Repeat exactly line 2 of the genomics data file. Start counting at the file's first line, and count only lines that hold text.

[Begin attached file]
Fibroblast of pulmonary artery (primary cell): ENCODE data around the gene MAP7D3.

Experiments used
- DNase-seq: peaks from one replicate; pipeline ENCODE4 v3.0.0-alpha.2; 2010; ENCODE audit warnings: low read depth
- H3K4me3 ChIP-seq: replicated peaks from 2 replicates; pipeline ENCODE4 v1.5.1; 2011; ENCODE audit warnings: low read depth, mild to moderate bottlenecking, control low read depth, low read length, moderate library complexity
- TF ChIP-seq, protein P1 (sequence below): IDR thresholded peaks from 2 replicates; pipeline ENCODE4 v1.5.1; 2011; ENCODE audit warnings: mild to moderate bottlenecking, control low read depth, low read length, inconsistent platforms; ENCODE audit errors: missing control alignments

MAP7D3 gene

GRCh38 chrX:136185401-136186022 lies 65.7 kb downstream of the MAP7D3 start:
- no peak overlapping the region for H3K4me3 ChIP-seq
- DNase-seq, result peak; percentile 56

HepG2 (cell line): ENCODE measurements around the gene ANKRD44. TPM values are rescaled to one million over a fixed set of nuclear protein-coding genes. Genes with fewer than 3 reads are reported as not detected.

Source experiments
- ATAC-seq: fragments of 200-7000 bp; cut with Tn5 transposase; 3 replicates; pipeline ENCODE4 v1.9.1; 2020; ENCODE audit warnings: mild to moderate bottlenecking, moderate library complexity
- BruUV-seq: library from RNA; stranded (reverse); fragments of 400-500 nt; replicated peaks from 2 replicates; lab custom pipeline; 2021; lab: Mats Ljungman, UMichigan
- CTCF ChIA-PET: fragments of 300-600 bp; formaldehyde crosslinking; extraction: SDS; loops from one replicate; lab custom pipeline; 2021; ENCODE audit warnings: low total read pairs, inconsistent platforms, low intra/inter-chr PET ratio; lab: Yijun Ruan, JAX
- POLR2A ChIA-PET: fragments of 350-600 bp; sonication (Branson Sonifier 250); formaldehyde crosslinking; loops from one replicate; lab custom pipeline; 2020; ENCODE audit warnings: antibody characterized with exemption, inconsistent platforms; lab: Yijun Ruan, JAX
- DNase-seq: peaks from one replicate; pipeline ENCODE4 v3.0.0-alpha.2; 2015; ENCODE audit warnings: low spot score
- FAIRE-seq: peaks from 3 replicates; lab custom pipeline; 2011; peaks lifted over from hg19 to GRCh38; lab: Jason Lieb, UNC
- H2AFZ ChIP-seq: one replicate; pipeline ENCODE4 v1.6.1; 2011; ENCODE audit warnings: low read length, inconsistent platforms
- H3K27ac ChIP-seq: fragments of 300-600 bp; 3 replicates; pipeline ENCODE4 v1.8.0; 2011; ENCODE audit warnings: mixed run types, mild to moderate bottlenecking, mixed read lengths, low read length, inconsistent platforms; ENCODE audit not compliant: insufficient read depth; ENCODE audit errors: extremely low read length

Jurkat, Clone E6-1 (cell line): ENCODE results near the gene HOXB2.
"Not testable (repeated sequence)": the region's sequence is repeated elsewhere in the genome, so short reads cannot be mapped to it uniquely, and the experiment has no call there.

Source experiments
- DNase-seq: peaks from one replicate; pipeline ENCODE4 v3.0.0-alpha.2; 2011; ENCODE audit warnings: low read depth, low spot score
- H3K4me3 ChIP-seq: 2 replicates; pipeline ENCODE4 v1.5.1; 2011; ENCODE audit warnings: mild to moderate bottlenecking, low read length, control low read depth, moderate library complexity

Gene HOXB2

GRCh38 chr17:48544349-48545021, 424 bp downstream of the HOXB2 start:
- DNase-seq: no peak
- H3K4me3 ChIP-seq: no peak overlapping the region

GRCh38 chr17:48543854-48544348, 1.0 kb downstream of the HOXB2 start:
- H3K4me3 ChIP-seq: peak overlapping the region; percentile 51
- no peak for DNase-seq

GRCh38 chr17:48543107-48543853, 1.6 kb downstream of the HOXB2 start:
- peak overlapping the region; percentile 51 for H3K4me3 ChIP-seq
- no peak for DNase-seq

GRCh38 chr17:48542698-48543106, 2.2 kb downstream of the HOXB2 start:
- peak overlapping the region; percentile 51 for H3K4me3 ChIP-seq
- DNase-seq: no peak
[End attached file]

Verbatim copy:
Experiments used